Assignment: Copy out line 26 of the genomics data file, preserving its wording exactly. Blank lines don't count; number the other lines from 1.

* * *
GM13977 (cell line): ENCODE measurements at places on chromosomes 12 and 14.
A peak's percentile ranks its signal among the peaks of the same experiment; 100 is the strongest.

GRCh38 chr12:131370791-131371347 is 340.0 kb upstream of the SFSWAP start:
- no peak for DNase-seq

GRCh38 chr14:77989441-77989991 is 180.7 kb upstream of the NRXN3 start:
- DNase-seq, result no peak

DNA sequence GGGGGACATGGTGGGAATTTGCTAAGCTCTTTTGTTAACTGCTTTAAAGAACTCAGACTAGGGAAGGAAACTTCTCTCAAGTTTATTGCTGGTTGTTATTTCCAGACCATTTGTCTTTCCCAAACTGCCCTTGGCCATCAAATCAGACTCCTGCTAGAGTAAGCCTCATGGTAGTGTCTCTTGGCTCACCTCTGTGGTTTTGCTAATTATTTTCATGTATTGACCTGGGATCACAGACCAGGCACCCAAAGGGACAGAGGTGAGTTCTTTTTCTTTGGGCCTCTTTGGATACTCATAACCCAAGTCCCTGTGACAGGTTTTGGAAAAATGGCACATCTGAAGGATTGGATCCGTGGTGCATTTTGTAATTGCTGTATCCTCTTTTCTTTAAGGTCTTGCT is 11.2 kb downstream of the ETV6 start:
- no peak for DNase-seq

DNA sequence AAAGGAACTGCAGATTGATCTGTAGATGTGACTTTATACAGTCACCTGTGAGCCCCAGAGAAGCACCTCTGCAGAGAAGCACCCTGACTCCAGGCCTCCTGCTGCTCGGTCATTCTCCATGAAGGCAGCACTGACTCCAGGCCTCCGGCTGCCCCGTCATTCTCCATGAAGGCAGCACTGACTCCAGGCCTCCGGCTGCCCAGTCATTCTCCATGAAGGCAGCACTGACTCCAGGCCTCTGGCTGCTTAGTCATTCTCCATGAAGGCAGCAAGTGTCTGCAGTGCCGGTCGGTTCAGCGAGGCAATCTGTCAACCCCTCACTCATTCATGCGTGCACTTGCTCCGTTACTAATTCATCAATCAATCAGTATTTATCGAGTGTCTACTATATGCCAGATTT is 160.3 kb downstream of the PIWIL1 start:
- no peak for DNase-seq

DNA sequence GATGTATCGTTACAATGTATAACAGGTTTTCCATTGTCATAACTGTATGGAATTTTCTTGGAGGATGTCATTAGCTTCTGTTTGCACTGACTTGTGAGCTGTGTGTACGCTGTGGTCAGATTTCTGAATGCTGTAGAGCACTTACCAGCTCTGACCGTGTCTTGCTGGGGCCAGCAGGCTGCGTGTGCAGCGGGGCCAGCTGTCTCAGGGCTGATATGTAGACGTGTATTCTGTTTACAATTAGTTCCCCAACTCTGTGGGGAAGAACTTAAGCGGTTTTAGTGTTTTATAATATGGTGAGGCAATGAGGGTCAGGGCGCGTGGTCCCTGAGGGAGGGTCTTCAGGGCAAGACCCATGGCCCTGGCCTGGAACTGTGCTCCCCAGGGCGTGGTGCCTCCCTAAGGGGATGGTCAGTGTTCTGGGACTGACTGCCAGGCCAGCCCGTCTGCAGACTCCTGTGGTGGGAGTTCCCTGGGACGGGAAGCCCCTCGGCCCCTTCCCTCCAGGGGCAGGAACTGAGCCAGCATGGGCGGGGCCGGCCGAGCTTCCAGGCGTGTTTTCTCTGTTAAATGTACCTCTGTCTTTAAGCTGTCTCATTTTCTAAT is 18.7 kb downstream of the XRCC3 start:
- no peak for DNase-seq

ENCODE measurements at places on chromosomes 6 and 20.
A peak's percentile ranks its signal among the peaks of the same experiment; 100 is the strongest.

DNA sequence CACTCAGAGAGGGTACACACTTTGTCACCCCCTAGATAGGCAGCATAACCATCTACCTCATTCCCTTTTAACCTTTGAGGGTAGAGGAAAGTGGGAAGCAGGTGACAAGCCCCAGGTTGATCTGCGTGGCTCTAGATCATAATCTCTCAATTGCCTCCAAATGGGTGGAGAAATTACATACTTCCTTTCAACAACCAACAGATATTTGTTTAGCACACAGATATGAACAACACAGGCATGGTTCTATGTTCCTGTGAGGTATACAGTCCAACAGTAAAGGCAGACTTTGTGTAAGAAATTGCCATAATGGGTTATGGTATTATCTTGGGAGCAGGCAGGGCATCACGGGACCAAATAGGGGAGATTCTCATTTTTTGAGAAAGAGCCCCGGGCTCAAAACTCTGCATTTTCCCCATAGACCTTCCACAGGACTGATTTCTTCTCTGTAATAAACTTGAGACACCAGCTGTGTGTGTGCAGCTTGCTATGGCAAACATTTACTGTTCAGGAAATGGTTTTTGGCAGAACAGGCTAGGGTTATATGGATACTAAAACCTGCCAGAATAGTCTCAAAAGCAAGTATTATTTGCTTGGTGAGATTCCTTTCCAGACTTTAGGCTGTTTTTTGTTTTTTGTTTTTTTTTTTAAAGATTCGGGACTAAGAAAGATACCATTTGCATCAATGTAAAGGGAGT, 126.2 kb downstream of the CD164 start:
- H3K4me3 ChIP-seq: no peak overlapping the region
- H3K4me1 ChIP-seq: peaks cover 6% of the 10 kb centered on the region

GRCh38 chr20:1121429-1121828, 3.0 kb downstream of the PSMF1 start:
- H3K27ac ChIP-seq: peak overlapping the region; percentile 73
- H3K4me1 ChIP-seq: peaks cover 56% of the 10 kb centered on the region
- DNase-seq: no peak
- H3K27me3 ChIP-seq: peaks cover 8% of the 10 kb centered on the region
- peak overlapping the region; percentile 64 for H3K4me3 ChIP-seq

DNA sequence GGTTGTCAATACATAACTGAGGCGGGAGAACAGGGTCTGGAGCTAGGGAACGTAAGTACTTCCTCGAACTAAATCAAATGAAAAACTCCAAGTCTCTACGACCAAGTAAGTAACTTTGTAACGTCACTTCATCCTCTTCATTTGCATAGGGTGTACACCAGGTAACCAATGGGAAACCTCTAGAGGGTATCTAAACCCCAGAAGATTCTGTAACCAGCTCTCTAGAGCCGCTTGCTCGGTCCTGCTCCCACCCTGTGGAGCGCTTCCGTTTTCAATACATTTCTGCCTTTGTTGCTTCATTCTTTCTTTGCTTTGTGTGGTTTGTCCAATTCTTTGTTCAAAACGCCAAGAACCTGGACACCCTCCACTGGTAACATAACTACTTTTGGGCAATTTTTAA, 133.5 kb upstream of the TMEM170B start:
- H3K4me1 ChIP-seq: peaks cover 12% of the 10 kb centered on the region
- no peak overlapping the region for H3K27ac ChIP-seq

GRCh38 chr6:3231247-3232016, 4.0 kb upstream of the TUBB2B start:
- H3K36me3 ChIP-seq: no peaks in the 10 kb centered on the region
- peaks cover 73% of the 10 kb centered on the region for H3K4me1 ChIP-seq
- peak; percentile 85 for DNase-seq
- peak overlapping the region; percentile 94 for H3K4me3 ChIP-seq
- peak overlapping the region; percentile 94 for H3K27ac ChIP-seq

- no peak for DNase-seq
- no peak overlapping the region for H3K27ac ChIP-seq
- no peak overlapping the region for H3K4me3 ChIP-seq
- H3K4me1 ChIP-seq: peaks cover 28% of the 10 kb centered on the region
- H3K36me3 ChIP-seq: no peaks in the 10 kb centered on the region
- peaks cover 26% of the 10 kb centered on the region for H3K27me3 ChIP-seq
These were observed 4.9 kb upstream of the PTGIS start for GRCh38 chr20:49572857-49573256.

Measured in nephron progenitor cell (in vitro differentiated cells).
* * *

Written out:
- no peak overlapping the region for H3K27ac ChIP-seq